IODOQUINOL

IODOQUINOL
(eye-oh-do-kwin'ole)
Diiodohydroxyquin, Yodoxin
Classifications: amebicide; antiprotozoal;
Therapeutic: antiprotozoal
; amebicide
Prototype: Emetine
Pregnancy Category: C

Availability

210 mg, 650 mg tablets

Action

Direct-acting (contact) amebicide.

Therapeutic Effect

Effective against both trophozoites and cyst forms of Entamoeba histolytica in intestinal lumen. Not useful for extraintestinal amebiasis.

Uses

Intestinal amebiasis and for asymptomatic passers of cysts. Commonly used either concurrently or in alternating courses with another intestinal amebicide.

Unlabeled Uses

Balantidiasis and Acrodermatitis enteropathica; traveler's diarrhea; shampoo preparation (Sebaquin) used for control of seborrheic dermatitis of scalp.

Contraindications

Hypersensitivity to any 8-hydroxyquinoline or to iodine-containing preparations or foods; hepatic or renal damage; pregnancy (category C).

Cautious Use

Severe thyroid disease; minor self-limiting problems; prolonged high-dosage therapy; preexisting optic neuropathy; lactation.

Route & Dosage

Intestinal Amebiasis
Adult: PO 650 mg t.i.d. for 20 d (max: 2 g/d); may repeat after a 2–3 wk drug-free interval
Child: PO 30–40 mg/kg/d in 2–3 divided doses for 20 d (max: 1.95 g/d); may repeat after a 2–3 wk drug-free interval

Administration

Oral
  • Give drug after meals. If patient has difficulty swallowing tablet, crush and mix with applesauce.

Adverse Effects (≥1%)

Body as a Whole: Hypersensitivity (urticaria, pruritus). CNS: Headache, agitation, retrograde amnesia, vertigo, ataxia, peripheral neuropathy (especially in children); muscle pain, weakness usually below T12 vertebrae, dysesthesias especially of lower limbs, paresthesias, increased sense of warmth. Special Senses: Blurred vision, optic atrophy, optic neuritis, permanent loss of vision. GI: Nausea, vomiting, anorexia, abdominal cramps, diarrhea, constipation, rectal irritation and itching. Skin: Discoloration of hair and nails, acne, hair loss, urticaria, various forms of skin eruptions. Hematologic: Agranulocytosis (rare). Endocrine: Thyroid hypertrophy, iodism [generalized furunculosis (iodine toxiderma), skin eruptions, fever, chills, weakness].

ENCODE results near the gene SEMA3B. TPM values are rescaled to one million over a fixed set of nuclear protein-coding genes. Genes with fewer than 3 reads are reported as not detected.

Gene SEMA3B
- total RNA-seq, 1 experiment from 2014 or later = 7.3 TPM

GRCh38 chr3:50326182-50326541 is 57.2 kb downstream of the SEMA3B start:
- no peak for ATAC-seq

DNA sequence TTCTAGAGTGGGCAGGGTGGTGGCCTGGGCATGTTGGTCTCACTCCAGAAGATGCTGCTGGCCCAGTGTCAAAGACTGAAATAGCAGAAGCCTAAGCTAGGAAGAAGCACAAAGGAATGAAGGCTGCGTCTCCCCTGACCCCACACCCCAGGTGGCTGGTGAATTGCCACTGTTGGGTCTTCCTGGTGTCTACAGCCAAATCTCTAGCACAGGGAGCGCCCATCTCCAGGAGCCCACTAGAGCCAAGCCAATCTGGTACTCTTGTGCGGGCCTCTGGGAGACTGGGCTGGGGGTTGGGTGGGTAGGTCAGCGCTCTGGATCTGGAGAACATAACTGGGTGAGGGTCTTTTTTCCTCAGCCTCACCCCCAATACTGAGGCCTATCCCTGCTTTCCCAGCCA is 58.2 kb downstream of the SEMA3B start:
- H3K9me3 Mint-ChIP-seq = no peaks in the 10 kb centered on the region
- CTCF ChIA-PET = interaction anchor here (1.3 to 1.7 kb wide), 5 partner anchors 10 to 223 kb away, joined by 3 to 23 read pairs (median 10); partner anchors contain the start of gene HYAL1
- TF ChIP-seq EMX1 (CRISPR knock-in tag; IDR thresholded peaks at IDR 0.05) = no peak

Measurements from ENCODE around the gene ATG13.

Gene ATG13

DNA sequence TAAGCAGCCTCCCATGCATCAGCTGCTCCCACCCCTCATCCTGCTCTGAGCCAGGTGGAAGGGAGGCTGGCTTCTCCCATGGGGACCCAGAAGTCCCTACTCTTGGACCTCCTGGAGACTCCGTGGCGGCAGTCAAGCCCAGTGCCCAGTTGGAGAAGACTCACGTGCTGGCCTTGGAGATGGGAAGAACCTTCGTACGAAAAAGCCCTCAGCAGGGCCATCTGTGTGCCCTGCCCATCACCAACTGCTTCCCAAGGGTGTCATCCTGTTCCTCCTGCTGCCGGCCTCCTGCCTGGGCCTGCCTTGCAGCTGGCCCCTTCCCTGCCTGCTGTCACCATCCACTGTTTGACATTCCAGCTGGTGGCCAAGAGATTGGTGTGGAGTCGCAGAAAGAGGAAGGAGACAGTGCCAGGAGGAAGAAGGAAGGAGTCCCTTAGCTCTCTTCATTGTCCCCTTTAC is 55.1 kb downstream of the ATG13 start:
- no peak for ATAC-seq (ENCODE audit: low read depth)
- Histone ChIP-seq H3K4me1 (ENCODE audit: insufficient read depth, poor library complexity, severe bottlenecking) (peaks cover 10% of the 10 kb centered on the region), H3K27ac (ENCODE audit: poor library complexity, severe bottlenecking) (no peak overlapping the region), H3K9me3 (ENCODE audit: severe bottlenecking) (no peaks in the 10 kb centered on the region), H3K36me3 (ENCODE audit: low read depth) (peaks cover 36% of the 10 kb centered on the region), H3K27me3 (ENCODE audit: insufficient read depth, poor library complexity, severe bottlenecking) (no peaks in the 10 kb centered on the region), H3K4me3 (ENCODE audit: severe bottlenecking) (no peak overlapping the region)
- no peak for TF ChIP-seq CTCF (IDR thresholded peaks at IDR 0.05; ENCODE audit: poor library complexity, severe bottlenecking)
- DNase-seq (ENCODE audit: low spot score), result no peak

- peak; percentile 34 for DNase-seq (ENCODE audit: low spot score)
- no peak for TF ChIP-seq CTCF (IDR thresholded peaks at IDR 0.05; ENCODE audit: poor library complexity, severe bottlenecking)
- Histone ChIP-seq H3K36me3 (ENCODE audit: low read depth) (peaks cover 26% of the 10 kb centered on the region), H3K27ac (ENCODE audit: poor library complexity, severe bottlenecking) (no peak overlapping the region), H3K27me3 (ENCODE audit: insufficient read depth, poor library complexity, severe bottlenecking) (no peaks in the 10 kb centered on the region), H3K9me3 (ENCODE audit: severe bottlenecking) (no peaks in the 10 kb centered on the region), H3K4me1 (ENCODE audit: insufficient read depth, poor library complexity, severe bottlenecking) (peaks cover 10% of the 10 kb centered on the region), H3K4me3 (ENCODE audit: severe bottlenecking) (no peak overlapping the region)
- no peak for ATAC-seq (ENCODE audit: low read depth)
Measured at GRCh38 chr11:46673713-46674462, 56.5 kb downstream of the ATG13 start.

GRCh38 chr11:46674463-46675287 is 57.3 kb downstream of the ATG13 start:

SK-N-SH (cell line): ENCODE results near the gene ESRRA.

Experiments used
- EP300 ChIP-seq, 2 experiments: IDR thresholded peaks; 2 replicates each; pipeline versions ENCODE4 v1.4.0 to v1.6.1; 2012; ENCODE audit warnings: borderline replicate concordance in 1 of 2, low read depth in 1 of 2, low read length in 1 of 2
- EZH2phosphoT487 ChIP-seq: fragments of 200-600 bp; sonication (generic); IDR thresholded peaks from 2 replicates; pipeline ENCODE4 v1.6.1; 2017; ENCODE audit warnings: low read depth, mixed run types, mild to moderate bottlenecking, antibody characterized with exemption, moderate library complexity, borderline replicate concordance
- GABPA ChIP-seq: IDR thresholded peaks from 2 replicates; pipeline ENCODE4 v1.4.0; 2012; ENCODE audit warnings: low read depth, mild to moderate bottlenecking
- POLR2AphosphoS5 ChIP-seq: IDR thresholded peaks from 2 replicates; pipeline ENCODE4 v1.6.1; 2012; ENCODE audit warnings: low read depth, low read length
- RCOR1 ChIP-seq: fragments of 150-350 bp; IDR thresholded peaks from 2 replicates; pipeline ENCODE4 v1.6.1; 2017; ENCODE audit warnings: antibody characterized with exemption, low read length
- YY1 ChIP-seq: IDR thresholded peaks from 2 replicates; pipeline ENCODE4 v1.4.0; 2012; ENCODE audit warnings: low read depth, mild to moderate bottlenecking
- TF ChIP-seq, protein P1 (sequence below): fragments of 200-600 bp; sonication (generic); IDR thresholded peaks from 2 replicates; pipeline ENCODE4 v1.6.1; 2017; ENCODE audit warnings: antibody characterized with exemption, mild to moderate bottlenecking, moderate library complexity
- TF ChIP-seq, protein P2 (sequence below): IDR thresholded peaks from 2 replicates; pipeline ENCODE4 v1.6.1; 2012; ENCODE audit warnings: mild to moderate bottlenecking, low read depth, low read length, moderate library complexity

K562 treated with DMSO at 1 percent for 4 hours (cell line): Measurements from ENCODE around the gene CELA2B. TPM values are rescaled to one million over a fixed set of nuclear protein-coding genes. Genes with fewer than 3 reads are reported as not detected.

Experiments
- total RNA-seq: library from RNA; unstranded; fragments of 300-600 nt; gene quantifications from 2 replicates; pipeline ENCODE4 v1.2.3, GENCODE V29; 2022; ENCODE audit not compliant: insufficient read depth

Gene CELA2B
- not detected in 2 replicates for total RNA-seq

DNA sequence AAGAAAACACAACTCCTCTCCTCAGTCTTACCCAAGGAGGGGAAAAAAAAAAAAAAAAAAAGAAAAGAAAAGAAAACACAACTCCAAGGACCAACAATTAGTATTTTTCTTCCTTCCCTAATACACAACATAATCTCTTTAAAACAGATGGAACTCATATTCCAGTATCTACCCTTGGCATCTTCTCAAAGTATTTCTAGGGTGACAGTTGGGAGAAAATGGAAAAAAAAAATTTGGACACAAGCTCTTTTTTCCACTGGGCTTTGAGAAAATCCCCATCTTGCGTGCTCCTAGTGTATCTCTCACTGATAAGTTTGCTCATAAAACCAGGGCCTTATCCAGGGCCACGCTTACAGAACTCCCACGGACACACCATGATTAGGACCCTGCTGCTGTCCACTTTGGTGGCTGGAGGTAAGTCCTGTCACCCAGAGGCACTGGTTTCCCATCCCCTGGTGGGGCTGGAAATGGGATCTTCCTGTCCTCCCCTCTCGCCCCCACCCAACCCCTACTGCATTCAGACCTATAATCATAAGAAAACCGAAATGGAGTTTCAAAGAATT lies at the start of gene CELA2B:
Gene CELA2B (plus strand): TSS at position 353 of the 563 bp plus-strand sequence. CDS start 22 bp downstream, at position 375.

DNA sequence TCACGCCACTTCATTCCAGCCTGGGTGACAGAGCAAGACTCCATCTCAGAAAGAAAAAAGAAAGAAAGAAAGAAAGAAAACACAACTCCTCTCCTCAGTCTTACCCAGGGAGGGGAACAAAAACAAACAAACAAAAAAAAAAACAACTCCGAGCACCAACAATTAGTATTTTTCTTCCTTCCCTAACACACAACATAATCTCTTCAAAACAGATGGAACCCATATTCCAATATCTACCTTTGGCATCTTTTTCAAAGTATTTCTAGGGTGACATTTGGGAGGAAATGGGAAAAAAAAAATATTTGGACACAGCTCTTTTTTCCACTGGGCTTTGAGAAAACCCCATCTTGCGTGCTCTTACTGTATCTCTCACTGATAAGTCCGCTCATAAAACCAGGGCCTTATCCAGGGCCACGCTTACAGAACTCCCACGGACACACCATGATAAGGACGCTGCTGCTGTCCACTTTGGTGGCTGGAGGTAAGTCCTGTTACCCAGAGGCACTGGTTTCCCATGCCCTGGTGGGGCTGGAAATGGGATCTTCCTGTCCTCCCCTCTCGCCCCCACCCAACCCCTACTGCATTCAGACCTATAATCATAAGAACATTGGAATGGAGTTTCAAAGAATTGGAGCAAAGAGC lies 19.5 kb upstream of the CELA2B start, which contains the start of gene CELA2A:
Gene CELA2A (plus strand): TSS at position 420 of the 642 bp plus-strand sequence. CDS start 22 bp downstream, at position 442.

Diagnostic Test Interference

Iodoquinol can cause elevations of PBI and decrease of I-131 uptake (effects may last for several weeks to 6 mo even after discontinuation of therapy). Ferric chloride test for PKU (phenylketonuria) may yield false-positive results if iodoquinol is present in urine.

Pharmacokinetics

Absorption: Small amount from GI tract. Elimination: In feces.

Nursing Implications

Assessment & Drug Effects

  • Monitor I&O ratio. Record characteristics of stools: color, consistency, frequency, presence of blood, mucus, or other material.
  • Note: ophthalmologic examinations are recommended at regular intervals during prolonged therapy.
  • Monitor and report immediately the onset of blurred or decreased vision or eye pain. Also report symptoms of peripheral neuropathy: pain, numbness, tingling, or weakness of extremities.

Patient & Family Education

  • Report skin rash and symptoms of agranulocytosis (see Appendix F).
  • Complete full course of treatment. Stool needs be examined again 1, 3, and 6 mo after termination of treatment.
  • Note: Intestinal amebiasis is spread mainly by contaminated water, raw fruits or vegetables, flies, roaches, and hand-to-mouth transfer of infected feces. It is very important to wash hands after defecation and before eating.

Common adverse effects in italic, life-threatening effects underlined; generic names in bold; classifications in SMALL CAPS; Canadian drug name; Prototype drug

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